January 28, 2023

Dolphin Study Show Dolphins Grieve


A study has recently taken place that has found that Dolphins actually have the capacity to grieve. This study was held by marine animal researchers at the University of Porto in Portugal. It was in Madeira, Portugal that these researchers were able to identify two instances in which Dolphins grieved over the loss of another Dolphin. The type of Dolphin that was found to be grieving is know as the Atlantic spotted Dolphin. In both instances, they were grieving over the loss of newborn calves. Though more research needs to be done in order to assess if all Dolphins grieve or if it’s only the case with certain classes of Dolphin, it isn’t wholly surprising. Over time, it has been found that many different species of mammals have the capacity to grieve for the loss of their newborns, which includes everything from monkeys and elephants to sea otters and toothed whales.

While the two events of grieving were largely similar in nature, there were a couple of notable differences between the two. The first of the encounters with the Atlantic spotted Dolphin had a small group of four Dolphins grieving over the loss of a calf. The grieving lasted for a short period of time before all of the Dolphins moved on. The second of the encounters involved just one Dolphin grieving over the loss of a calf. It is believed that this Dolphin was the mother, as she was seen supporting the newborn just at the surface of the water. It’s also important to note the differences between these two cases of grieving that involved Atlantic spotted Dolphins and other cases in the past that included other classes of Dolphin. The two latest encounters showed Dolphins grieving over the loss of their newborns for a small period of time before moving on. As the bodies showed no amount of decomposition, it can be assumed that these Dolphins had just recently died. When this sort of behavior was witnessed with Long-Beaked Common and Bottlenose Dolphins in the past, they would support their deceased newborns around for over a week at times, even to the point where decomposition had started to set in.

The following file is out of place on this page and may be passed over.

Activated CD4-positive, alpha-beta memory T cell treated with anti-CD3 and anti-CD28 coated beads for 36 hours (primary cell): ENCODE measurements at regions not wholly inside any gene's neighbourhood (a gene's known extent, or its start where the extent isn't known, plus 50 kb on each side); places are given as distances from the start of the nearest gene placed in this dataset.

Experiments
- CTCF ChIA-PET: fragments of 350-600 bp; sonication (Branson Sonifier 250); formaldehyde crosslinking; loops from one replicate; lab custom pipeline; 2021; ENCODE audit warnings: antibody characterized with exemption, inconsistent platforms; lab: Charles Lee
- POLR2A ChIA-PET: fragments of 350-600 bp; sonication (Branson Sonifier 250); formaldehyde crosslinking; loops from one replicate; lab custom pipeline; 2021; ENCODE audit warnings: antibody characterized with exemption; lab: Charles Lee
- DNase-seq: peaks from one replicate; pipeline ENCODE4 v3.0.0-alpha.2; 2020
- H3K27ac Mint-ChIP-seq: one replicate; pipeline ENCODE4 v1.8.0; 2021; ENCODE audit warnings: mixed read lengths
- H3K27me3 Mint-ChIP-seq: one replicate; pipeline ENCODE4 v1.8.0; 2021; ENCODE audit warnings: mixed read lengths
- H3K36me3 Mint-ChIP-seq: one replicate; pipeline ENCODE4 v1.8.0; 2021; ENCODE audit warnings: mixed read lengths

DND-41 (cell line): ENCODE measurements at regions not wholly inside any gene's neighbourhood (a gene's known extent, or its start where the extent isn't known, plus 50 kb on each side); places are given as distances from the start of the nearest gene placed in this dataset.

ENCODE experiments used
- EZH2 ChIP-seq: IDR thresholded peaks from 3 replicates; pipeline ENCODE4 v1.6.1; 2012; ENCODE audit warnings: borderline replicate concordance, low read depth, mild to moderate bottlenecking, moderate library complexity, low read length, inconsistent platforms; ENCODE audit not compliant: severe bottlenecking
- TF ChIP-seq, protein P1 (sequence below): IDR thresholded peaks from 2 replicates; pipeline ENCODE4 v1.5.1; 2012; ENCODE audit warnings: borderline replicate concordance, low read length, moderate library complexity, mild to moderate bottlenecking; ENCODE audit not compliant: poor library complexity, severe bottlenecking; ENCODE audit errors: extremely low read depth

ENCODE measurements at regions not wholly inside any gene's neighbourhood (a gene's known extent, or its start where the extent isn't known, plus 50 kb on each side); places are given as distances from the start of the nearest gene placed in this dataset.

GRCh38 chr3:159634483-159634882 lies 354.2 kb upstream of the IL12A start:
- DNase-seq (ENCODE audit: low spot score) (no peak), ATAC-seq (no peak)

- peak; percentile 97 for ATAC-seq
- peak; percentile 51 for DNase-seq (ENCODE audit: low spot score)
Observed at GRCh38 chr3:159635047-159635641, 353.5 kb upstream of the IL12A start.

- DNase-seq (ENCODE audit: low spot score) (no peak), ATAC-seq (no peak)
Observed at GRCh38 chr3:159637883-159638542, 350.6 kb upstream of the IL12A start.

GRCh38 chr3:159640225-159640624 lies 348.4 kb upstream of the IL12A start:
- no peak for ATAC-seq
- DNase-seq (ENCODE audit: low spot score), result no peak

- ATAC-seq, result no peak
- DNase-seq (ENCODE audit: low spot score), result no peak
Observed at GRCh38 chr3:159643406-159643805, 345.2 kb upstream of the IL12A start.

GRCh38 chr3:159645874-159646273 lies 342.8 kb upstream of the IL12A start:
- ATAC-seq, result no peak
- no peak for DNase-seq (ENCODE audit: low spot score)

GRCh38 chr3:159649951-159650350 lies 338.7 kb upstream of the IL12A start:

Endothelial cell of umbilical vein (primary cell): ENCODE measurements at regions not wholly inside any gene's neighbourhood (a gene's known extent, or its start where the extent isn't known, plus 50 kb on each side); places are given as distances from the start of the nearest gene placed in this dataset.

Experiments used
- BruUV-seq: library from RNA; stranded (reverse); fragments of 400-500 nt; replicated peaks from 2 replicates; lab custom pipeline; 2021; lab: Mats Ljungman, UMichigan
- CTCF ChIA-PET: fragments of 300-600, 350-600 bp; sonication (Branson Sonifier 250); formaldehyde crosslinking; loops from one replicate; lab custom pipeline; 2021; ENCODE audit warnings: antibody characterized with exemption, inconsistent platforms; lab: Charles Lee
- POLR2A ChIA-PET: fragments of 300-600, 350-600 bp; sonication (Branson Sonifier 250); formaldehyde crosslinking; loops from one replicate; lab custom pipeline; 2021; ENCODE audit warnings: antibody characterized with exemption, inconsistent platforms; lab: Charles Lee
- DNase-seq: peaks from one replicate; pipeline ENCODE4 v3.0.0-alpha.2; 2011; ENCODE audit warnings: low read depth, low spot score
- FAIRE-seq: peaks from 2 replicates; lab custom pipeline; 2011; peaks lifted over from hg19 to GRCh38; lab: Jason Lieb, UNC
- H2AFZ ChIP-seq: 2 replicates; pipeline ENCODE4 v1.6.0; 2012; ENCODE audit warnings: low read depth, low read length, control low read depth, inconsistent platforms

The researchers studying these encounters collected both carcasses of the recently deceased calves and were able to further identify that both died from natural causes and weren’t killed by another Dolphin or even a human. Though there have yet to be widespread studies on whether or not Dolphins grieve, the researchers in charge of this study believe that there is enough evidence to be conclusive about the fact that all Dolphins likely grieve to some extent. The most interesting thing about this study is that there can be differences in the grieving periods of different classes of Dolphin. It’s possible that the grieving period for each class of Dolphin will be identified as research continues. If you are interested in learning more about Dolphins, you can see them up close by traveling to and experiencing Bahamas dolphin encounters.